Efforts to keep former President Donald Trump off the 2024 ballot under the 14th Amendment are gaining momentum as election officials in key states are preparing for or starting to respond to legal challenges to Trump's candidacy.
The argument to disqualify Trump from appearing on primary or general election ballots in 2024 boils down to Section 3 of the U.S. Constitution's 14th Amendment, which states that an elected official is not eligible to assume public office if that person "engaged in insurrection or rebellion against" the United States, or had "given aid or comfort to the enemies thereof," unless they are granted amnesty by a two-thirds vote of Congress.
Several advocacy groups have said that Trump's actions on Jan. 6, 2021, fit that criteria — that he directly engaged in an insurrection. The legal theory has been pursued, unsuccessfully, against a few other elected Republicans; arguing their actions around Jan. 6 and support for overturning the 2020 election results amounted to the disqualifying behavior.
Trump has denied any involvement in the attack on the Capitol.
"Joe Biden, Democrats, and Never Trumpers are scared to death because they see polls showing President Trump winning in the general election," Trump campaign spokesperson Steven Chung told ABC News in a statement. "The people who are pursuing this absurd conspiracy theory and political attack on President Trump are stretching the law beyond recognition much like the political prosecutors in New York, Georgia, and DC. There is no legal basis for this effort … "
The push to disqualify Trump under this constitutional clause gained more traction when two members of the conservative Federalist Society, William Baude and Michael Stokes Paulsen, recently supported the idea in the pages of the Pennsylvania Law Review. Following the Baude and Paulsen article, retired conservative federal appeals judge J. Michael Luttig and Harvard Law Professor Emeritus Laurence Tribe made the same argument in The Atlantic.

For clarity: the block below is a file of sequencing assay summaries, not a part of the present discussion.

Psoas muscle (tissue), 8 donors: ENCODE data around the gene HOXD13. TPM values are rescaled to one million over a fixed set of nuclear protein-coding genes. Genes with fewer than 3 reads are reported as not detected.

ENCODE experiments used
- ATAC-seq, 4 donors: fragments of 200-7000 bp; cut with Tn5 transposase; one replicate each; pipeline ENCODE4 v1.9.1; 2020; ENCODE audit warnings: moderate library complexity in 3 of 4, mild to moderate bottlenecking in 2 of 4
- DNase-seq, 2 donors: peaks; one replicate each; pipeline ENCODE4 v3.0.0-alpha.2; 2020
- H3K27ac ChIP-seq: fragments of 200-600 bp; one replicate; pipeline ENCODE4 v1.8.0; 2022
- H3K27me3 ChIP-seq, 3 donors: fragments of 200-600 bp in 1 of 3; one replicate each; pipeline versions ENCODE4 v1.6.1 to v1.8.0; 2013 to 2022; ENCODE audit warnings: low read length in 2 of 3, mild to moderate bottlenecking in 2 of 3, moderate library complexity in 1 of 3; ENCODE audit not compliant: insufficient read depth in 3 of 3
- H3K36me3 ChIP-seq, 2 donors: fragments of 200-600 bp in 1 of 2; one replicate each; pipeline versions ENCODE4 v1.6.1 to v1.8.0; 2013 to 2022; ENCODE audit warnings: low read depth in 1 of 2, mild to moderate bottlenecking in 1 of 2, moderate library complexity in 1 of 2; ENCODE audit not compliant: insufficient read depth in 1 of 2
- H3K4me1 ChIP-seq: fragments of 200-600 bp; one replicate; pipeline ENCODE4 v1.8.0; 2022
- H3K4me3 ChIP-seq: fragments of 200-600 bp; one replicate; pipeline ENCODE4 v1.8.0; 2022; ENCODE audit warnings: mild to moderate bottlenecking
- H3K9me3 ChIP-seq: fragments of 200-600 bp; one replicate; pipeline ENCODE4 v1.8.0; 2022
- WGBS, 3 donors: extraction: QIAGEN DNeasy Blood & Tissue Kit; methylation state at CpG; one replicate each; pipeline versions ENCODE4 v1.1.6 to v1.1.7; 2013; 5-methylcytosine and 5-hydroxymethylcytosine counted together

Former US President and 2024 presidential hopeful Donald Trump speaks during a campaign rally at Windham High School in Windham, New Hampshire, on Aug. 8, 2023.Joseph Prezioso/AFP via Getty Images, FILE
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Now, threats of filings against Trump under this clause are gaining steam in a number of states, including New Hampshire and Arizona and in Michigan, a lawsuit to disqualify Trump was filed on Monday. Secretaries of state say they have started to take steps to prepare for the possibility of administering elections without the current GOP front-runner.
In an interview with ABC News, Michigan Secretary of State Jocelyn Benson, a Democrat, said that she and other secretaries of state from Pennsylvania, Georgia, Nevada, New Hampshire and Maine started having conversations over a year ago about preparing for the legal challenges to Trump's candidacy.
"I'm talking every day with colleagues about this, we're all recognizing that our decisions that we make may in some cases be the first but won't be the last and there may be multiple decision points throughout the course of the election cycle," Benson said. "So, I think the public needs to be prepared for this to be an ongoing issue that is it has several resolution points and evolutions points throughout the cycle."
But as conversations grow around the use of the 14th Amendment provision, some legal scholars and election officials are increasingly concerned about the practicality of the emerging lawsuits.
"The most difficult aspects of the litigation that the challenges to Trump's eligibility will generate probably aren't so much substantive as they are procedural," Tribe wrote in an email to ABC News, noting that there is a lack of clarity about who has standing to bring the challenges.